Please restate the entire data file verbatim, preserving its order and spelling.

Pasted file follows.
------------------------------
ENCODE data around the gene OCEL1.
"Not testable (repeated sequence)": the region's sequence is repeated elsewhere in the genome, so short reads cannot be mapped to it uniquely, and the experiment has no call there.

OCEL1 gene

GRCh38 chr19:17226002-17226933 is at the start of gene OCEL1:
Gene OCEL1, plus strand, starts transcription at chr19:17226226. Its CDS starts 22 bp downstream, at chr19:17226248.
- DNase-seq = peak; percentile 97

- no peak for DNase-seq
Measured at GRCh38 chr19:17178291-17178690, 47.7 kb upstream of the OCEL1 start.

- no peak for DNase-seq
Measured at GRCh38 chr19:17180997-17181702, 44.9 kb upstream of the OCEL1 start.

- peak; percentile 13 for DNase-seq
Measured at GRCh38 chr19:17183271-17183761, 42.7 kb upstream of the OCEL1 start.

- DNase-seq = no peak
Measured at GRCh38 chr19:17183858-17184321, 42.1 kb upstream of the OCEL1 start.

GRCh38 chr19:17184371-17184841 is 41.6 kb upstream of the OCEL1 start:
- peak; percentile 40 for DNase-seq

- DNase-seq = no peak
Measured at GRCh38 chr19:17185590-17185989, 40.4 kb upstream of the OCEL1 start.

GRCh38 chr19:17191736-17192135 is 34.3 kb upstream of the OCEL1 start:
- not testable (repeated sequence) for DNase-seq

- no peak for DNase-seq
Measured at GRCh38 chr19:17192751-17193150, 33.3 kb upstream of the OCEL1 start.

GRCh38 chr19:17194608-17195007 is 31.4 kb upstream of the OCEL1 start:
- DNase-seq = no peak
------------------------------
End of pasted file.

ENCODE data around the gene OCEL1.
"Not testable (repeated sequence)": the region's sequence is repeated elsewhere in the genome, so short reads cannot be mapped to it uniquely, and the experiment has no call there.

OCEL1 gene

GRCh38 chr19:17226002-17226933 is at the start of gene OCEL1:
Gene OCEL1, plus strand, starts transcription at chr19:17226226. Its CDS starts 22 bp downstream, at chr19:17226248.
- DNase-seq = peak; percentile 97

- no peak for DNase-seq
Measured at GRCh38 chr19:17178291-17178690, 47.7 kb upstream of the OCEL1 start.

- no peak for DNase-seq
Measured at GRCh38 chr19:17180997-17181702, 44.9 kb upstream of the OCEL1 start.

- peak; percentile 13 for DNase-seq
Measured at GRCh38 chr19:17183271-17183761, 42.7 kb upstream of the OCEL1 start.

- DNase-seq = no peak
Measured at GRCh38 chr19:17183858-17184321, 42.1 kb upstream of the OCEL1 start.

GRCh38 chr19:17184371-17184841 is 41.6 kb upstream of the OCEL1 start:
- peak; percentile 40 for DNase-seq

- DNase-seq = no peak
Measured at GRCh38 chr19:17185590-17185989, 40.4 kb upstream of the OCEL1 start.

GRCh38 chr19:17191736-17192135 is 34.3 kb upstream of the OCEL1 start:
- not testable (repeated sequence) for DNase-seq

- no peak for DNase-seq
Measured at GRCh38 chr19:17192751-17193150, 33.3 kb upstream of the OCEL1 start.

GRCh38 chr19:17194608-17195007 is 31.4 kb upstream of the OCEL1 start:
- DNase-seq = no peak